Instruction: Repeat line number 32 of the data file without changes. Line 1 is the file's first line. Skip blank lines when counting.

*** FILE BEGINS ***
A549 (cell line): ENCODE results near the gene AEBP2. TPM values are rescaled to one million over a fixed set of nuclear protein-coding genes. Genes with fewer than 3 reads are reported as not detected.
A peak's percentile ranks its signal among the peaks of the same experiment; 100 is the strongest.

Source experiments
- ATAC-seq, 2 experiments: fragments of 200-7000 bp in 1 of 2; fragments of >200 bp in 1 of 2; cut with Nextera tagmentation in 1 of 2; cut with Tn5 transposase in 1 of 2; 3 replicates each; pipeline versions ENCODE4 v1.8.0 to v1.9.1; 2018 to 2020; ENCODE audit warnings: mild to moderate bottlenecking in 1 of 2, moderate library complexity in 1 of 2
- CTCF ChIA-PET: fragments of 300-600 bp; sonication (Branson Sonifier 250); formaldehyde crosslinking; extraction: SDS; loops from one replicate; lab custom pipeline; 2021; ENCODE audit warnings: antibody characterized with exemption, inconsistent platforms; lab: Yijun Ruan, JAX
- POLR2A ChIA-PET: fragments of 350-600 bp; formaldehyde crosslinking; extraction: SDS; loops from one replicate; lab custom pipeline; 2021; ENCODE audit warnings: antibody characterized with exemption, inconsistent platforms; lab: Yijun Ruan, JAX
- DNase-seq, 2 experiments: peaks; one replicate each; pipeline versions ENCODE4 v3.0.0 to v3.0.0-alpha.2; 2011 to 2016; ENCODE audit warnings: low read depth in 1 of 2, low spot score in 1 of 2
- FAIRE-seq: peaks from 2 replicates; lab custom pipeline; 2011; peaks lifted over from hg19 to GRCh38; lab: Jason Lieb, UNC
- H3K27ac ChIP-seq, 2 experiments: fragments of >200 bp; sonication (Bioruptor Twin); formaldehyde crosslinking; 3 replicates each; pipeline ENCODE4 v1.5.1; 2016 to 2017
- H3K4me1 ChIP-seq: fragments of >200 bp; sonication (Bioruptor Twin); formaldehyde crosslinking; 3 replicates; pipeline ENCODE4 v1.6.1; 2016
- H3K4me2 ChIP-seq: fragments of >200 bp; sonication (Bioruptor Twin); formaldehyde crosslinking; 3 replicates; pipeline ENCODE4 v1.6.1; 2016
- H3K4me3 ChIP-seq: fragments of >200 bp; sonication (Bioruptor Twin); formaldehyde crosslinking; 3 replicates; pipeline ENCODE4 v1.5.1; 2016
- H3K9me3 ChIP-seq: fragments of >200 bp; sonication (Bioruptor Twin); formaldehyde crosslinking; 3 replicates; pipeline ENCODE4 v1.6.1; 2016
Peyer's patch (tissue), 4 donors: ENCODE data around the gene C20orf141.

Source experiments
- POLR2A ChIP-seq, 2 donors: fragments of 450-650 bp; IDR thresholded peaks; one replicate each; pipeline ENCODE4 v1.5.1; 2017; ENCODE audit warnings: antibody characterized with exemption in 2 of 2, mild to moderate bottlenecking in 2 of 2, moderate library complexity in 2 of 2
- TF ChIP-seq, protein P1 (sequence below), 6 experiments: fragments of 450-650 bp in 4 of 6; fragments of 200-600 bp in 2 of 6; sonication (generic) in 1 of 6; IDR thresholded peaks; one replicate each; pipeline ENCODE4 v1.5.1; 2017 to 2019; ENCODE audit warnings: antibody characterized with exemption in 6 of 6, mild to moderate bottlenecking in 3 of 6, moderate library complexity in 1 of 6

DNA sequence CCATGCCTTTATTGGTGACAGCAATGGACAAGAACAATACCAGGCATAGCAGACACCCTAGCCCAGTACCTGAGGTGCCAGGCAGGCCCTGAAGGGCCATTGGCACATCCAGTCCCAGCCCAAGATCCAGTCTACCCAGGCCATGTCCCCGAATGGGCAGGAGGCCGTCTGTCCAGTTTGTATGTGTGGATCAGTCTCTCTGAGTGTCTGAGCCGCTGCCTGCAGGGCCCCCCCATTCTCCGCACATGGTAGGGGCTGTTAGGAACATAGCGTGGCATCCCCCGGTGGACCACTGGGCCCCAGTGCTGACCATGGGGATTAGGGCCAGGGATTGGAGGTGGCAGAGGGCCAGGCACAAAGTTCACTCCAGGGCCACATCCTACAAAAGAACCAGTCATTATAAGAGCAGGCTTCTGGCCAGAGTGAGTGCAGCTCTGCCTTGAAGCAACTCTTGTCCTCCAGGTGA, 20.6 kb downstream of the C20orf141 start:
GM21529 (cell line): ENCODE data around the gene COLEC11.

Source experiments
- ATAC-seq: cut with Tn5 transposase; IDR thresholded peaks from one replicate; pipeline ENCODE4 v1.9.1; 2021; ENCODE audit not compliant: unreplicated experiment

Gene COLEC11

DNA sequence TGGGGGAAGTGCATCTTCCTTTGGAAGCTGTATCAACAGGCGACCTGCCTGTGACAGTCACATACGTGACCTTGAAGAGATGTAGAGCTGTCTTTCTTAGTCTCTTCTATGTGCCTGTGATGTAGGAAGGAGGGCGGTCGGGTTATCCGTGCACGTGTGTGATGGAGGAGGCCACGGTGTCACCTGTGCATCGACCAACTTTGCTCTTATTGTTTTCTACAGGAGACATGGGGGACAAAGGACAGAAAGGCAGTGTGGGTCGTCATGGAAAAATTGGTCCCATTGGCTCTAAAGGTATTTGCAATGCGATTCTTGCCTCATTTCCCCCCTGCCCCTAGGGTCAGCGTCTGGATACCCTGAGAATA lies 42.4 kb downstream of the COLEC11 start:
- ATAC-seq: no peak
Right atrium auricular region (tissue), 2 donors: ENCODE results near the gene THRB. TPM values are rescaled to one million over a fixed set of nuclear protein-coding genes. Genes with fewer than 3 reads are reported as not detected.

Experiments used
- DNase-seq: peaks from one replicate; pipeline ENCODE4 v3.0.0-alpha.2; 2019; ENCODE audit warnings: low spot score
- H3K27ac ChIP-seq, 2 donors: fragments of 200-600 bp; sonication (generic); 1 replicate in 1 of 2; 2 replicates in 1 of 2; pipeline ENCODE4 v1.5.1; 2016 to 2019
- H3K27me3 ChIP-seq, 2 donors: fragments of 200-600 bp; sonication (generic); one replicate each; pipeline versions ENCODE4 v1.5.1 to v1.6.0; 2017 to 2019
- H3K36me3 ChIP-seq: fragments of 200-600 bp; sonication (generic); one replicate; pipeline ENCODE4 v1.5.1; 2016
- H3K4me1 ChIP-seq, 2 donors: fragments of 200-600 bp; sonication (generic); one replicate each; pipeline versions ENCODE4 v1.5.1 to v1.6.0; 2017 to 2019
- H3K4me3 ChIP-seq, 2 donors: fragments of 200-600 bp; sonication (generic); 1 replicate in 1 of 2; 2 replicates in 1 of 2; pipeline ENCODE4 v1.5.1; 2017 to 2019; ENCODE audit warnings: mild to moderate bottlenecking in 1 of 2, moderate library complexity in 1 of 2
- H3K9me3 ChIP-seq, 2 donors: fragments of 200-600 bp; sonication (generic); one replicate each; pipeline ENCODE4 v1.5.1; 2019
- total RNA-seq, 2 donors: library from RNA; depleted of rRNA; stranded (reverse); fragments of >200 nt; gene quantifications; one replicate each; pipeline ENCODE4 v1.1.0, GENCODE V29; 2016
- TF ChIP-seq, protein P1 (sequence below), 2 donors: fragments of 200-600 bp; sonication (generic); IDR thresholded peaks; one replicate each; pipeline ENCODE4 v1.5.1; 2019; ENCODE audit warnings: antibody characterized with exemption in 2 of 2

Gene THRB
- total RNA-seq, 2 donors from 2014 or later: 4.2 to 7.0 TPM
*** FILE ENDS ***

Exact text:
- H3K4me3 ChIP-seq, 2 donors: fragments of 200-600 bp; sonication (generic); 1 replicate in 1 of 2; 2 replicates in 1 of 2; pipeline ENCODE4 v1.5.1; 2017 to 2019; ENCODE audit warnings: mild to moderate bottlenecking in 1 of 2, moderate library complexity in 1 of 2